Wednesday, July 20, 2011

The opinion in the recent case of Sandoval v. Holder, 2011 WL 2314728 (8 Cir., 2011) has raised two very interesting questions on the issue of  what constitutes a false claim to US citizenship, which once made is a permanent ground of inadmissibility to the US. This bar can never be waived.

            The first question is the age of capacity to commit fraud. The alien here was just sixteen when she showed her sister’s birth certificate in an attempt to enter the US from Mexico. The BIA held that she had made the false claim to US Citizenship and was forever barred.

            The Court of Appeals reversed and remanded the case to the BIA to decide whether a sixteen-year-old had the capacity to commit a fraud. It is important to note that at common law (which the BIA follows on matters involving fraud) it is impossible to commit a fraud before age seven. It is possible to commit a fraud from ages seven to fourteen, but there is a presumption against it. It is possible to commit a fraud from ages fourteen to twenty one, and there is a presumption of capability.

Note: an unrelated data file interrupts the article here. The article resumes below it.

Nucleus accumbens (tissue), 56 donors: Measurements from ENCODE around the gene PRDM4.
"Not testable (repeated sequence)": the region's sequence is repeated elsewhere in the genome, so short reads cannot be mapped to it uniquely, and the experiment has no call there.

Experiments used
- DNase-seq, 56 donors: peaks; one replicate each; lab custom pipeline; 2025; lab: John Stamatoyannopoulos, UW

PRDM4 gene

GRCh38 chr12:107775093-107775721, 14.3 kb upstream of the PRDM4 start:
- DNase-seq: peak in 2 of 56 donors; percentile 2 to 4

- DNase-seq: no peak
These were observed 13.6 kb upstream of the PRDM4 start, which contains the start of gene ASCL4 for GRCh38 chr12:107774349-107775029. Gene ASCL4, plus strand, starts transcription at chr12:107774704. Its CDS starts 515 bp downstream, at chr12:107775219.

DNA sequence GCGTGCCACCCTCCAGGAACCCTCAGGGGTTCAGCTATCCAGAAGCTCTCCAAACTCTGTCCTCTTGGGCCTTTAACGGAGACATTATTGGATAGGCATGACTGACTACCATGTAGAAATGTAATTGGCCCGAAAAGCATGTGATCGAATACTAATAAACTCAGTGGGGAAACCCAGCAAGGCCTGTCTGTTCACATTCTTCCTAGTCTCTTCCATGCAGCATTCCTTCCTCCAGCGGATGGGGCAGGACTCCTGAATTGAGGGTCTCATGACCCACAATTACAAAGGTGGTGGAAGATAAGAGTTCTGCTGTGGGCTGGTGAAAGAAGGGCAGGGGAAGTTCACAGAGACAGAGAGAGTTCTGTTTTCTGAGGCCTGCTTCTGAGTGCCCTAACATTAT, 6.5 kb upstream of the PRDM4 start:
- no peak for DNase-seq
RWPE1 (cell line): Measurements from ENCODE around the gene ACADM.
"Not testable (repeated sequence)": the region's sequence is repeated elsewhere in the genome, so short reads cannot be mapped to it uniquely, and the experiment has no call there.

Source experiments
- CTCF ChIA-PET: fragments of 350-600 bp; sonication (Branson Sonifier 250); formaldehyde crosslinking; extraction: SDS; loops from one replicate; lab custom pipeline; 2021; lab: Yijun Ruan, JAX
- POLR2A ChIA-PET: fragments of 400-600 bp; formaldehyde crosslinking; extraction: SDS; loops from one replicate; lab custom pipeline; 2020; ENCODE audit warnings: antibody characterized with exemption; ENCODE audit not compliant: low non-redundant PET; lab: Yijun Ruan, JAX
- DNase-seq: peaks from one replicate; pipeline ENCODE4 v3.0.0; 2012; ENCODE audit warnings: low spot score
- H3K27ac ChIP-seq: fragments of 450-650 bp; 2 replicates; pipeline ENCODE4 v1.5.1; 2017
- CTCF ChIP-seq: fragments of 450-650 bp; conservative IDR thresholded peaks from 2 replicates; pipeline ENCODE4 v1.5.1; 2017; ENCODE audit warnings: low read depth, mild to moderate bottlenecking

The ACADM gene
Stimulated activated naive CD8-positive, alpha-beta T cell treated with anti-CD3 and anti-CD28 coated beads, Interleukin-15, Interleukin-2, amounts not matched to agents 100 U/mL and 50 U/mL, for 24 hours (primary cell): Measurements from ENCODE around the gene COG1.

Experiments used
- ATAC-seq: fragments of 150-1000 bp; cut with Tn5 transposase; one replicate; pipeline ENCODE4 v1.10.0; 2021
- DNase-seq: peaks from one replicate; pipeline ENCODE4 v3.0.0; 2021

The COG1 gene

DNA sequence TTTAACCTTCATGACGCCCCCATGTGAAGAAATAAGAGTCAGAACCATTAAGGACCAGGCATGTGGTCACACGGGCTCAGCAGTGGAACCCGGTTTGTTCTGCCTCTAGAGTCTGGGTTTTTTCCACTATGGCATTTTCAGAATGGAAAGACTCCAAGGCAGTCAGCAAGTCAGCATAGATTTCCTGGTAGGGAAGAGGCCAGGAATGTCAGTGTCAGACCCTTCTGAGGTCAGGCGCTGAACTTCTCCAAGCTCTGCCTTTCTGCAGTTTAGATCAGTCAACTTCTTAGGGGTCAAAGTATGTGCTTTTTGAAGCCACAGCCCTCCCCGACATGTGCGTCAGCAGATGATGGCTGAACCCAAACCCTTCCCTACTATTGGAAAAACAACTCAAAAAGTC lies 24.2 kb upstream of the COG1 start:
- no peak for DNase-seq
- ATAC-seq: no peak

The second question on remand was whether the alien had “timely” retracted her claim when confronted by CBP at the port of entry. See 9FAM 40. 63 N4.6.

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